A central Pennsylvania woman is suing the makers of an artificial hip over
allegations that the device failed nearly six years after it was implanted into her body.
Martha L. Strunck, who resides in York, Pa., filed suit in U.S. District Court in Philadelphia Nov. 18 against DePuy Orthopedics and Johnson & Johnson over the injuries she claims to have sustained a result of having had the ASR Acetabular system hip replacement device surgically placed in her body back in the summer of 2007.
On June 13 of this year, just about six years after her initial operation, the plaintiff had to undergo a revision surgery to replace the defective device, her lawsuit states.
The woman claims she suffered from metal poisoning and metalosis due to metal debris from the defective product entering her body.
At some point following the initial surgery, Strunck says she received a recall letter that spoke of a small number of DePuy hips being recalled and that she should follow up with her physician.
A subsequent MRI test revealed no problems, however, and the plaintiff was told that because she was having no apparent problems, the recall likely did not affect her, the complaint reads.
This February, however, Strunck began experiencing pain and difficulties with her right leg and follow-up lab work revealed some concerns with respect to elevated chromium and cobalt levels, the lawsuit states.
Three months later, the woman’s blood levels of chromium and cobalt tested much higher, the complaint states, and she was having increasing difficulties with her hip so a revision surgery was scheduled.
“Plaintiff Martha L. Strunck did not become aware that the DePuy hip may be a problem until February 2013 when she began experiencing pain,” the suit states.
The defendant medical device manufacturers had, during the application approval process, asserted that the ASR and ASR XL Acetabular System did not raise any issues with regard to safety or effectiveness, according to the complaint.
“The Defendants advertised the ASR as being superior than the competition in that the ASR was the device of choice for those wanting to be physically active, for those wanting a high performance hip replacement, and that the system had a strong clinical history and was less prone to wear,” the suit states. “Contrary to the Defendants’ representations, the ASR was/is prone to premature failure, unacceptably high failure rates when compared with other metal-on-metal prostheses, and causes severe injuries to patients due to metal debris that is released in the patient.”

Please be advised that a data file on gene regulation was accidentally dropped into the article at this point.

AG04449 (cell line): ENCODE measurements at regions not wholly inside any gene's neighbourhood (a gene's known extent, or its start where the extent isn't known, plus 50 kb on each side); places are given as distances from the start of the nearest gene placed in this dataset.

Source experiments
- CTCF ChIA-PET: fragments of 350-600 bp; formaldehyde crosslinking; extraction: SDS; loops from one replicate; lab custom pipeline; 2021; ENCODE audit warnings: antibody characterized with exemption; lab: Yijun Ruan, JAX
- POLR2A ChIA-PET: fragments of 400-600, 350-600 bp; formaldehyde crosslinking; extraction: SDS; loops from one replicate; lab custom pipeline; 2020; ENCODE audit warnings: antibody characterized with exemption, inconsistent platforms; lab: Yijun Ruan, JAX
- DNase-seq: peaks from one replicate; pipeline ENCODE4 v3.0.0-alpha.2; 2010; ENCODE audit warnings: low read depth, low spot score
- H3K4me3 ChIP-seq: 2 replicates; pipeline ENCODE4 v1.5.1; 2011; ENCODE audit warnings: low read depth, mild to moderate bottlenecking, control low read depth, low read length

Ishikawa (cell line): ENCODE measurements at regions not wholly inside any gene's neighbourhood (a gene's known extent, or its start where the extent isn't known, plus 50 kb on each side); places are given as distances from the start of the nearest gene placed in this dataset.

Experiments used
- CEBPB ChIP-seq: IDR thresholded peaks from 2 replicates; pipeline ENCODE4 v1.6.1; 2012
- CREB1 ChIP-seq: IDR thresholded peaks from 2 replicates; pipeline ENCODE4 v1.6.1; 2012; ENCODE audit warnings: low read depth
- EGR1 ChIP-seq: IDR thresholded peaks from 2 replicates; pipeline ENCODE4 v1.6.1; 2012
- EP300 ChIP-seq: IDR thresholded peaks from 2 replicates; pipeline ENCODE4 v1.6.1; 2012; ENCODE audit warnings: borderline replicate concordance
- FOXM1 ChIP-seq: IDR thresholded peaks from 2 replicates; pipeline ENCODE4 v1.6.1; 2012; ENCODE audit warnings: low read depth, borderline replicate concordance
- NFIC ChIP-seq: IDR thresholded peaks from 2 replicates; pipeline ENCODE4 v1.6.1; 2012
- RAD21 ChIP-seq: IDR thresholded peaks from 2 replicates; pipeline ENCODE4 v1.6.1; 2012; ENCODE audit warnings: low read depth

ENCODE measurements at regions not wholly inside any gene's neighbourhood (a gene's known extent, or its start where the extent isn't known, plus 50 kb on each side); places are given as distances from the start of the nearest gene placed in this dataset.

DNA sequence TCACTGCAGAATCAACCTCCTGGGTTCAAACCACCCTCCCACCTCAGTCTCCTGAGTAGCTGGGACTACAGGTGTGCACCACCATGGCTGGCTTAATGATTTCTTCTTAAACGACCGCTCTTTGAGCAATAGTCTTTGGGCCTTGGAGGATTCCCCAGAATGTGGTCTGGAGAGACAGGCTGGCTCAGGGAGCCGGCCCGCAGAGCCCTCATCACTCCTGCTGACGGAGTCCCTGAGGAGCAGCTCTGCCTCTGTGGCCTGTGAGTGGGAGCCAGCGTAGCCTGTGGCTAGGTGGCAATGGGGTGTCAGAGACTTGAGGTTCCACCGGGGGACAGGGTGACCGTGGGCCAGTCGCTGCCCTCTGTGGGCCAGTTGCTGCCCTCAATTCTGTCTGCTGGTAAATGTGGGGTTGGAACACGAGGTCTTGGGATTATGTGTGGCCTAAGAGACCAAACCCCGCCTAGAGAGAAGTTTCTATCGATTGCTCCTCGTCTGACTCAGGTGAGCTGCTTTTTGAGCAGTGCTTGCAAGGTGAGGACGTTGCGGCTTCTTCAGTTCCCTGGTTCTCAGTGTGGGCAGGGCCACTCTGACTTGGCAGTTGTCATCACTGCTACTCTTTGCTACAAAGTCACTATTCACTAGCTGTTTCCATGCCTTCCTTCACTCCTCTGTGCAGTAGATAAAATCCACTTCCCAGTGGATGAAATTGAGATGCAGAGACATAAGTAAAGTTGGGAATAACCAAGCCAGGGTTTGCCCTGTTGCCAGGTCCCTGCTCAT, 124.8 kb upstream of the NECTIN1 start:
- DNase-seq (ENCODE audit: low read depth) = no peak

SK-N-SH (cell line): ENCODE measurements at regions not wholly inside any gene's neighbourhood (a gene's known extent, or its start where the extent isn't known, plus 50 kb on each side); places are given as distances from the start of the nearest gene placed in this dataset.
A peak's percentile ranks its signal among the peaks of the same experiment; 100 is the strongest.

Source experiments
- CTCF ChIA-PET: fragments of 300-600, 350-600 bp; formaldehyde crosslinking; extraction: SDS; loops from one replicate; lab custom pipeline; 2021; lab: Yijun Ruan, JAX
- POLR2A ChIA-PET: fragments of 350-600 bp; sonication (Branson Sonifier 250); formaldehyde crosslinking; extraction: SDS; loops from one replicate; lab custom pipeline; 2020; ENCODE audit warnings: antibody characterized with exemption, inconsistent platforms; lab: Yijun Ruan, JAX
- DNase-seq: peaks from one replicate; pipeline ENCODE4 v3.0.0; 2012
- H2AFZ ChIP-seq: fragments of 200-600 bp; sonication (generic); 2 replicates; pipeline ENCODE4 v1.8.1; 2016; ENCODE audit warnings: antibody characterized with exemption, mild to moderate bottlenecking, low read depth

The lawsuit claims that the defendants’ device produces a large amount of metallic debris as the metal components wear, with the debris causing damage to muscles, tendons and other soft tissue.
The defects also are said to interfere with intended bone growth and results in high levels of metal in a patient’s bloodstream.
The defendants are accused of failing to adequately test the ASR design before marketing the product to consumers and the medical community.
“The Defendants knew or should have known that the ASR device was defective, unsafe and not suitable for its intended purpose,” the complaint reads.
The complaint goes on to note that reports of problems associated with the hip replacement device rose sharply between the years of 2006 and 2009, and that there was information coming out of Europe and Australia, where the companies had been selling the ASR, that the failure rates were “unacceptably high.”
In the spring of 2010, the defendants issued a warning to surgeons in the U.S. that the device had a higher than expected failure rate.
The letter came three months after the device manufacturers voluntarily withdrew the ASR device from the Australian market, the lawsuit states.
“ … the Defendants had knowledge that the ASR devices had a higher than acceptable failure rate, were not safe and that the ASR was in fact enhancing and causing injuries,” the lawsuit states. “Even so, the Defendants refused to concede the product was defective and delayed recalling the ASR device such that ASR devices continued to be used in hip replacement surgeries.”
The plaintiff seeks damages for lost wages and future lost earning capacity, medical expenses, pain and suffering, scarring, disfigurement, embarrassment, humiliation and loss of life’s enjoyment.
The complaint contains counts of strict liability, negligence, and breach of implied and express warranties.
Strunck is being represented by attorney Jaime D. Jackson of the Lancaster, Pa. law firm Atlee Hall.
The federal case number is 2:13-cv-06716-ER.